Photo by Charity Maness/Fall River County Herald Star
Hot Springs Police Chief Ross Norton continues his focus on serving the community
By Charity Maness
HOT SPRINGS – After one full year holding the title of City of Hot Springs Chief of Police, Ross Norton is confident his team is bringing exemplary law enforcement to the town.
“When I came into this position I knew I didn’t want to just hire people, I wanted them to be part of our community,” he said. “I am proud of the progress of our agency, our department, of how we’ve improved in the last 12 months as far as a family unit.”
“We are now competitive, our hours are competitive and our morale is high.”
As Chief, Norton wears many hats.
“When I took this position the City Council and Public Safety stressed they wanted a working chief, not just administrator. One that was on the road and taking calls, I do that. And now with our current staffing, I am also able to get caught up with evidence, administration duties, scheduling, payroll, report approvals, and more.”
According to Norton, 2023 was a year of open communication, transparency and training.
Norton implemented a once-a-month round table with all officers.
“This allows for clear communication,” he said, “I am glad we all have that time to connect and that connection. These meetings are invaluable.”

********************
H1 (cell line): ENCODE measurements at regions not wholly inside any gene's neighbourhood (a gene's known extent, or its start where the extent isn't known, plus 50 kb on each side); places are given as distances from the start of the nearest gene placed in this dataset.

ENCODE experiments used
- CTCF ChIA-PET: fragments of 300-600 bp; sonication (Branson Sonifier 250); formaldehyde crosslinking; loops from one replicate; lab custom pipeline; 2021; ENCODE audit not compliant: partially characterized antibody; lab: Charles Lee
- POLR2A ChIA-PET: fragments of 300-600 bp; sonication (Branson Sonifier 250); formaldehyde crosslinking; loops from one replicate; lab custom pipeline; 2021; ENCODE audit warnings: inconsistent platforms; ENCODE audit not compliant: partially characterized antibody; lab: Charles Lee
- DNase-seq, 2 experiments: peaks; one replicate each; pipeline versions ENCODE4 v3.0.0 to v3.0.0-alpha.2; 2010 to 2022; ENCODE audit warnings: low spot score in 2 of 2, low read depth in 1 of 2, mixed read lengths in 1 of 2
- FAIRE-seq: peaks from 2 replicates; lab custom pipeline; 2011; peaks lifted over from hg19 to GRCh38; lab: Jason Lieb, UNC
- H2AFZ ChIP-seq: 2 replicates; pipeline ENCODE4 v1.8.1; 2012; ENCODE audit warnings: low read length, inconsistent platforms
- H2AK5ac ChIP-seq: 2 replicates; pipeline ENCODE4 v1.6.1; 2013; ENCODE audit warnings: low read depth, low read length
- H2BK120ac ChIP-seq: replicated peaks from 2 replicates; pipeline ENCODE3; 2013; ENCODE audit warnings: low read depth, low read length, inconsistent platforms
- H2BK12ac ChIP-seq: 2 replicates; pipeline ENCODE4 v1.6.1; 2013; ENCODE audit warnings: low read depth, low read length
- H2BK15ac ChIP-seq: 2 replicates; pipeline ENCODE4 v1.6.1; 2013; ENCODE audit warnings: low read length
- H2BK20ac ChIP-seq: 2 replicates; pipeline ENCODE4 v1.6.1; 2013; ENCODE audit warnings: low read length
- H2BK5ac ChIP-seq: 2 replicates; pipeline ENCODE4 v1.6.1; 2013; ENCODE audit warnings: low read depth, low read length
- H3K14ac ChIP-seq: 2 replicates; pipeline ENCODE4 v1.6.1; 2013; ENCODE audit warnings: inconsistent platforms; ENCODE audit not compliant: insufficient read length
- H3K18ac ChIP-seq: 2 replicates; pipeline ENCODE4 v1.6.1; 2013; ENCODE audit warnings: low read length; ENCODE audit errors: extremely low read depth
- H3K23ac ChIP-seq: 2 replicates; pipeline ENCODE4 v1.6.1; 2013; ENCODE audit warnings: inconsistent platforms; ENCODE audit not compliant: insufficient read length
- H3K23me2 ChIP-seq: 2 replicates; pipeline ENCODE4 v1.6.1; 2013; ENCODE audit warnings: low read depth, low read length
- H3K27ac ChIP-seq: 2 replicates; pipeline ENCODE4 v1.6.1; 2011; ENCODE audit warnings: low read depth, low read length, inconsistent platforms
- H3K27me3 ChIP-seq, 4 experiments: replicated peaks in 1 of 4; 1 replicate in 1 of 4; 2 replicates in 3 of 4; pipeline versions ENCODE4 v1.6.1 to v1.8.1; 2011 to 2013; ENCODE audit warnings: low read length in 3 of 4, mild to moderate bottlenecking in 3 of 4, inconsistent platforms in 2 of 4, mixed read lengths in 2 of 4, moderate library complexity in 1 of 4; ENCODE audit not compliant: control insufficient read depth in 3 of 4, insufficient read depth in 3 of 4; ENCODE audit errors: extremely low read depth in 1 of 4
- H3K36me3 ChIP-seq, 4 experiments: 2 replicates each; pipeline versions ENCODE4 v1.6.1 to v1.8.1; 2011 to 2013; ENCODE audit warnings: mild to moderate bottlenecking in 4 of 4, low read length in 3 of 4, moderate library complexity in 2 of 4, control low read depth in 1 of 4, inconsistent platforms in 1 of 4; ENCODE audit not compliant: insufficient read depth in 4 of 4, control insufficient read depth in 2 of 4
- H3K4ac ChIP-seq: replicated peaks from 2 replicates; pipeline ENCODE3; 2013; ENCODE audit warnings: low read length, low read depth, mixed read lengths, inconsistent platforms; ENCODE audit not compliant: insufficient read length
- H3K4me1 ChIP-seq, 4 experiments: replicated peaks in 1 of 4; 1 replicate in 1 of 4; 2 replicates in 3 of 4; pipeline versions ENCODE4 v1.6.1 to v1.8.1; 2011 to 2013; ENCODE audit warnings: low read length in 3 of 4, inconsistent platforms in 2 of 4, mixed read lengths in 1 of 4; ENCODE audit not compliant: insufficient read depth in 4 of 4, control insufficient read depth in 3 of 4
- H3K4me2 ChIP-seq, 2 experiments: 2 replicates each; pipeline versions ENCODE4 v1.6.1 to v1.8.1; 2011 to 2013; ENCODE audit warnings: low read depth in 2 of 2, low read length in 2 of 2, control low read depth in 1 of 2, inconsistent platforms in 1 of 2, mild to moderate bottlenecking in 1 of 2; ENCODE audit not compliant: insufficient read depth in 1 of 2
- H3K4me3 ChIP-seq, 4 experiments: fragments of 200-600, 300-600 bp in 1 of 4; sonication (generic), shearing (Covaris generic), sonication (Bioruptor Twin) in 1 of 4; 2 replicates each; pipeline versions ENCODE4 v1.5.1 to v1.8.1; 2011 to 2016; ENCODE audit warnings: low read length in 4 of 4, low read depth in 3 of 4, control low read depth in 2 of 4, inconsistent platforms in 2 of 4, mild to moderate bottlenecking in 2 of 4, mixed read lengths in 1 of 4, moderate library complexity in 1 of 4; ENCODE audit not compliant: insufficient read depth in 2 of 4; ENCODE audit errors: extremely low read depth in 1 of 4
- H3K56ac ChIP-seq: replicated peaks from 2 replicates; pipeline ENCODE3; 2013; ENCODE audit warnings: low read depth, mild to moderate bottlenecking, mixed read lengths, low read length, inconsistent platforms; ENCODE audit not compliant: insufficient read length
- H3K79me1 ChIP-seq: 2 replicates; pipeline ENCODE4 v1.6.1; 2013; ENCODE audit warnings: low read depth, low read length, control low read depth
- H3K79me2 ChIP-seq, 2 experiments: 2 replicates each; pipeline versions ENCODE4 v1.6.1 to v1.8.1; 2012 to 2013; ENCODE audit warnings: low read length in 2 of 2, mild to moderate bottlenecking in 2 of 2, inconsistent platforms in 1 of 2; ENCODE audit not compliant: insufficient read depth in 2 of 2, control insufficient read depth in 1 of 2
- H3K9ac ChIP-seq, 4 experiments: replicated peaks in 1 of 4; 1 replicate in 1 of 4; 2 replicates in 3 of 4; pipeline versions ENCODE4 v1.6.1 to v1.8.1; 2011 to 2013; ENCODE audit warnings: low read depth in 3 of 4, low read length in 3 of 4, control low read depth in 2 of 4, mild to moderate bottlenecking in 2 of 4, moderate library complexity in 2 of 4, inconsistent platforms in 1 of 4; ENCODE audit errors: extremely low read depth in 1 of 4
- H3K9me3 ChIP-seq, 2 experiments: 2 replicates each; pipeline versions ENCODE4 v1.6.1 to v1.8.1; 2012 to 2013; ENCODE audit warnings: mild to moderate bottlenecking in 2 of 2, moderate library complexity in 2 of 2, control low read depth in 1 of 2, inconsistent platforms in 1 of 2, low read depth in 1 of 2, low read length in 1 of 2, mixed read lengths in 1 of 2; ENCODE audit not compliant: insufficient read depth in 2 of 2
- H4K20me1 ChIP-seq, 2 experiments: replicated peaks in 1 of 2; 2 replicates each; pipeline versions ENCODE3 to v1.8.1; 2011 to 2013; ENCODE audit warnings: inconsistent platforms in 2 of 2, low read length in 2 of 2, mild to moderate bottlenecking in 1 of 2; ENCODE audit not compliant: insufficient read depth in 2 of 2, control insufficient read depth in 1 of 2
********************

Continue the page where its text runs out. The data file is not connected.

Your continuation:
Any personal and personnel issues are also open for discussion at these meetings as Norton believes that any misunderstandings can manifest themselves to create a wedge between officers and fracture the family. So he chose the safe, open communication route and it has been working well.
Norton has also expanded training.
“Prior to me holding this position Jen (Winscot – previous Chief) and Phil (Shively) worked hard to get an increased training budget and when I got hired I had the budget authority to use that and we used just about every cent,” said Norton.
One training Norton is particularly proud of is the close conduct training his officers received. With law enforcement seeing a rise in close confrontations the course taught not only defensive tactics, but also techniques for hands on confrontation.
“The instructor was so impressed with the professionalism and quality of our officers he offered to come back this spring to possibly go to the next level of training.”
Advanced roadside impairment training has also been taught.
“This training helps eradicate criminal activity in general,” said Norton, “there is so much more to a traffic stop than searching for a drunk driver. We are not just driving around in a cop car, we are trained to know what to look for and the training helps us know what to look for to get better at your job, it’s not just getting windshield time.”
Recently knowing the signs to look for HSPD was able to remove more than 750 Fentanyl pills from circulation.
“We had a recent Fentanyl bust via a traffic stop and seized 750 to 1,000 pills,” said Norton. “An inexperienced officer could possibly have let that vehicle go, but thanks to the increased training budget they were aware of what to look for and noticed indicators, seemingly innocent but when taken in totality was not.”